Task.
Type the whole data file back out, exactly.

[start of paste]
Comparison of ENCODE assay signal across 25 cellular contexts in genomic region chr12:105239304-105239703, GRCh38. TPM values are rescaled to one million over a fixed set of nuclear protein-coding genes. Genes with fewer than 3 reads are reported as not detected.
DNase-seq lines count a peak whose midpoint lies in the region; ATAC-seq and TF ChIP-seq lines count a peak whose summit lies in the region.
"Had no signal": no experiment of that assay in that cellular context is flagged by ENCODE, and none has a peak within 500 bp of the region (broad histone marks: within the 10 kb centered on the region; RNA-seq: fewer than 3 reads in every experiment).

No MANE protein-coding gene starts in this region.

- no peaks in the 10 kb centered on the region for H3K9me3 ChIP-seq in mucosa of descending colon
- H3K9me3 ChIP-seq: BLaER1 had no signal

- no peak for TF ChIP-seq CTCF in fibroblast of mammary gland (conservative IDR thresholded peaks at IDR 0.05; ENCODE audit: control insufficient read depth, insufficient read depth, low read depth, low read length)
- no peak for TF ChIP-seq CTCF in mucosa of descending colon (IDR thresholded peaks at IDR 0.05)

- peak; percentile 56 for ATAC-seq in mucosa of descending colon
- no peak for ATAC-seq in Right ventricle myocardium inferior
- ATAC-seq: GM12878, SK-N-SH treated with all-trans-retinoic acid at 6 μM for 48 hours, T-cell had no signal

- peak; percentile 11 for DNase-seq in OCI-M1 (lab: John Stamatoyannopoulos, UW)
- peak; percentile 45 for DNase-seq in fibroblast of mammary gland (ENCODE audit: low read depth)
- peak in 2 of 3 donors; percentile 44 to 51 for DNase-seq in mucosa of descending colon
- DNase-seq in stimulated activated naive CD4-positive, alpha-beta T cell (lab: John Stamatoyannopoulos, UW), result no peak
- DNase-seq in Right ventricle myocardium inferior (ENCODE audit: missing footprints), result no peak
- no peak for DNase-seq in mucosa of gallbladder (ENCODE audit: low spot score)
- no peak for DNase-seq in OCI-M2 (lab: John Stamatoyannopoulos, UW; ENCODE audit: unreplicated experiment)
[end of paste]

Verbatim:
Comparison of ENCODE assay signal across 25 cellular contexts in genomic region chr12:105239304-105239703, GRCh38. TPM values are rescaled to one million over a fixed set of nuclear protein-coding genes. Genes with fewer than 3 reads are reported as not detected.
DNase-seq lines count a peak whose midpoint lies in the region; ATAC-seq and TF ChIP-seq lines count a peak whose summit lies in the region.
"Had no signal": no experiment of that assay in that cellular context is flagged by ENCODE, and none has a peak within 500 bp of the region (broad histone marks: within the 10 kb centered on the region; RNA-seq: fewer than 3 reads in every experiment).

No MANE protein-coding gene starts in this region.

- no peaks in the 10 kb centered on the region for H3K9me3 ChIP-seq in mucosa of descending colon
- H3K9me3 ChIP-seq: BLaER1 had no signal

- no peak for TF ChIP-seq CTCF in fibroblast of mammary gland (conservative IDR thresholded peaks at IDR 0.05; ENCODE audit: control insufficient read depth, insufficient read depth, low read depth, low read length)
- no peak for TF ChIP-seq CTCF in mucosa of descending colon (IDR thresholded peaks at IDR 0.05)

- peak; percentile 56 for ATAC-seq in mucosa of descending colon
- no peak for ATAC-seq in Right ventricle myocardium inferior
- ATAC-seq: GM12878, SK-N-SH treated with all-trans-retinoic acid at 6 μM for 48 hours, T-cell had no signal

- peak; percentile 11 for DNase-seq in OCI-M1 (lab: John Stamatoyannopoulos, UW)
- peak; percentile 45 for DNase-seq in fibroblast of mammary gland (ENCODE audit: low read depth)
- peak in 2 of 3 donors; percentile 44 to 51 for DNase-seq in mucosa of descending colon
- DNase-seq in stimulated activated naive CD4-positive, alpha-beta T cell (lab: John Stamatoyannopoulos, UW), result no peak
- DNase-seq in Right ventricle myocardium inferior (ENCODE audit: missing footprints), result no peak
- no peak for DNase-seq in mucosa of gallbladder (ENCODE audit: low spot score)
- no peak for DNase-seq in OCI-M2 (lab: John Stamatoyannopoulos, UW; ENCODE audit: unreplicated experiment)